Co-Founder and CPO, Ras al Khaimah, United Arab Emirates
Part 1, WASH (Water, Sanitation, and Hygiene). See part two of this series for the impact of flooring on shelter winterization.
If you were tasked with erecting a temporary shelter in which to live for an unknown amount of time (could be 1 month, could be 20 years!), what comes to mind as most important? A roof? Walls? Entryway? What about the floor? Flooring is often the last thing considered and is sometimes treated as being of secondary importance or a luxury item to add on only with extra funding.
However, whether it is planned for or not, flooring is an integral part of every shelter, with an impact that spans across sanitation and health, mental wellbeing, and thermal comfort. When not properly accounted for, people are left living on the dirt or laying cheap tarps and rugs over the ground. This may not seem like a big deal if its only for a few days or weeks, but most of the time, displaced people are living in these conditions for many years, and the impact can be devastating.
It’s stating the obvious, but dirt floors are hard to keep clean, especially in crowded camps with poor drainage, flooding, and latrines nearby. In studying the impacts of a social program in Mexico called Piso Firme (“Firm Floor”), researchers found that replacing dirt floors with cement significantly improved the health of young children. Their survey results indicate that introduction of a clean floor decreases parasitic infections in children by 78%, diarrhea by 49%, anemia by 81% and increases cognitive development by up to 96%. Adults responded with lower rates of depression and stress and higher satisfaction in their quality of life. ARCHIVE Global found similar results with its project to provide cement floors for dirt homes in Bangladesh after learning that thousands of Bangladeshi children die each year from parasites living in the floors of their own homes.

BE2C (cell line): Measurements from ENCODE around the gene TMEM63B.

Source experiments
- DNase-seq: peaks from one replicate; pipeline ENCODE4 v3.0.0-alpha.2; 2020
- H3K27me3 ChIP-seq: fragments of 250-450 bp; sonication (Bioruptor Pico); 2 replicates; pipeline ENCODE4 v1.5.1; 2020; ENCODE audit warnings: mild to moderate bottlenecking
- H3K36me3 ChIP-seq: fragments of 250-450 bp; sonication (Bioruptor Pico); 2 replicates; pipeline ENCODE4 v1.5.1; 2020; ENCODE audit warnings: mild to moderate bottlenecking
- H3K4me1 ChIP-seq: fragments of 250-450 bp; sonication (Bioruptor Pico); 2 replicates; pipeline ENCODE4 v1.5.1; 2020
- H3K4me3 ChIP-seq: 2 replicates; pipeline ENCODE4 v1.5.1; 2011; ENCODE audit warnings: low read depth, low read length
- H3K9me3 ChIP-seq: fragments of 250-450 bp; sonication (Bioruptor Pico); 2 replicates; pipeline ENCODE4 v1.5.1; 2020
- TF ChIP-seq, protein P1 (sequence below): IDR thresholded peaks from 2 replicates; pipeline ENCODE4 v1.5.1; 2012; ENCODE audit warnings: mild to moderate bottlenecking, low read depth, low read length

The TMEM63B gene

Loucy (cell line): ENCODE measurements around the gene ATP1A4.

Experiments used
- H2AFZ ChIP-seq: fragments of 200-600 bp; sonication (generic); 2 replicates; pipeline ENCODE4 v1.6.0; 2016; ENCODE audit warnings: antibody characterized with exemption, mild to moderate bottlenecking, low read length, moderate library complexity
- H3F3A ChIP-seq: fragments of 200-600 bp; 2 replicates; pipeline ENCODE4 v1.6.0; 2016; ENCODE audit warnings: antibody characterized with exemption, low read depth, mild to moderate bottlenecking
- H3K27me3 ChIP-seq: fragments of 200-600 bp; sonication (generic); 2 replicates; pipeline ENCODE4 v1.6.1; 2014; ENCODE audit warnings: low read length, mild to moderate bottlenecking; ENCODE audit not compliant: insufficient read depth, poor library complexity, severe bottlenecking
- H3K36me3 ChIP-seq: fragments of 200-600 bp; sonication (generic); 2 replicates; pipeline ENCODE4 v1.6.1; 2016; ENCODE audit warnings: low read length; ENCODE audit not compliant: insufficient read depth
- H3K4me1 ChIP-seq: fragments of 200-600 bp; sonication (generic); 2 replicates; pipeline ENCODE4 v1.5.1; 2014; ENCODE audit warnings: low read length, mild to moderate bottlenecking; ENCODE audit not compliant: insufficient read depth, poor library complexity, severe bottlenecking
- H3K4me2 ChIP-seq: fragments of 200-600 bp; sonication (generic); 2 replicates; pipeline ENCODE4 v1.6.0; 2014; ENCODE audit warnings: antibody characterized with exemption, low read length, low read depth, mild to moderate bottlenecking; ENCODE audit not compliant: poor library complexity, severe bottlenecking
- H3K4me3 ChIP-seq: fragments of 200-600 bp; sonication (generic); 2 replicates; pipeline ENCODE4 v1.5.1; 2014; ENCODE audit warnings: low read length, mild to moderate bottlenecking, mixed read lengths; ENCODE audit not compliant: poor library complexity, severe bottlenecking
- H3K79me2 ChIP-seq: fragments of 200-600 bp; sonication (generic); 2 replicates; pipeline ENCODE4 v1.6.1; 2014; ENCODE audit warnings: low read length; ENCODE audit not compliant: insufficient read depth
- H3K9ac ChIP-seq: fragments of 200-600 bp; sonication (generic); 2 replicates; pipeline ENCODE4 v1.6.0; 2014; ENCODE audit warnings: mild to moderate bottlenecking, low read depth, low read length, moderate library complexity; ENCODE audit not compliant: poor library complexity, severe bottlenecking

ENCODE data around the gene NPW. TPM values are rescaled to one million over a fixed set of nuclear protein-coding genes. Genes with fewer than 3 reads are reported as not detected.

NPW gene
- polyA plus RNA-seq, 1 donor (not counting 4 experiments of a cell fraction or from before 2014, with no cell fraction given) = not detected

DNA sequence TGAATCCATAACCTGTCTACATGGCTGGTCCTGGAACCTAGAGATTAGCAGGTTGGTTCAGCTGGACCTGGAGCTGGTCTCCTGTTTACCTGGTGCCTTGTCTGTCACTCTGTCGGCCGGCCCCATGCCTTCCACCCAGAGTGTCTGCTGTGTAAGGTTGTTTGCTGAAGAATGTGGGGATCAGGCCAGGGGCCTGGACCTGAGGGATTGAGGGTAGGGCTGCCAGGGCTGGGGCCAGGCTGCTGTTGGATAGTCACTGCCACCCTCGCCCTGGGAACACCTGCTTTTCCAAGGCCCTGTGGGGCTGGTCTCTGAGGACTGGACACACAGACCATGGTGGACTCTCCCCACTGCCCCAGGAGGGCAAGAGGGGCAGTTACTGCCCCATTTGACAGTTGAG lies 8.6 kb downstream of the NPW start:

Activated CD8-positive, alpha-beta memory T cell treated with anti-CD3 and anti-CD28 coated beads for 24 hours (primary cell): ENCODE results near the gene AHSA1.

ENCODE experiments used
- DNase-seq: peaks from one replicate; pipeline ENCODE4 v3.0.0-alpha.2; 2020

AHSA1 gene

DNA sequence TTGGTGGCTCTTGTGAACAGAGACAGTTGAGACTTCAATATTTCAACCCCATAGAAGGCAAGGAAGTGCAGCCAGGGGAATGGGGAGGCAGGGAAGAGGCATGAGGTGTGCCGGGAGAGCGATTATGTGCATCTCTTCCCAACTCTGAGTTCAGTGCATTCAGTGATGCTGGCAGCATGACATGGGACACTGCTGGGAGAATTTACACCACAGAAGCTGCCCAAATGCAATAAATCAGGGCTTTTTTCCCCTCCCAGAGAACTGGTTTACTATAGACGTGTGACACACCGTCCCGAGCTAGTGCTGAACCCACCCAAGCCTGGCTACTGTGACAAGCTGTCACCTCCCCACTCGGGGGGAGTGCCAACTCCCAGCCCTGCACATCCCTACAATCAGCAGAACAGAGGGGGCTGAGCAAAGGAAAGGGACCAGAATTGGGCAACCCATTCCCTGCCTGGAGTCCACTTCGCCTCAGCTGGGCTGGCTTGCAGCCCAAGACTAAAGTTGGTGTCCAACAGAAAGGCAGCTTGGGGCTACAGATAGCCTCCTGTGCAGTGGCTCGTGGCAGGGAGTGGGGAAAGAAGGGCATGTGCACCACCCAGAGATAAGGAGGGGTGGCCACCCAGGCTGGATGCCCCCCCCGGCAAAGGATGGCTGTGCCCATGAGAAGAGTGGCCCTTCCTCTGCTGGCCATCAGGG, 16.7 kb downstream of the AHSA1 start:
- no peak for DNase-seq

For millions of displaced people who must live in temporary shelters for years on end due to protracted crises, cement is not always an option. In many cases, host governments will not allow construction of “permanent” structures, including poured concrete flooring. Most temporary shelters in use for displaced people do not have any kind of floor.
What to do then, when a quality, cleanable floor could literally save lives, but no suitable, temporary option exists? Create one.
In response to this need, Every Shelter’s founders created Emergency Floor. It is lightweight, durable, easy to clean, insulated, and simple to install. For our pilot, we worked with USAID, UNHCR, and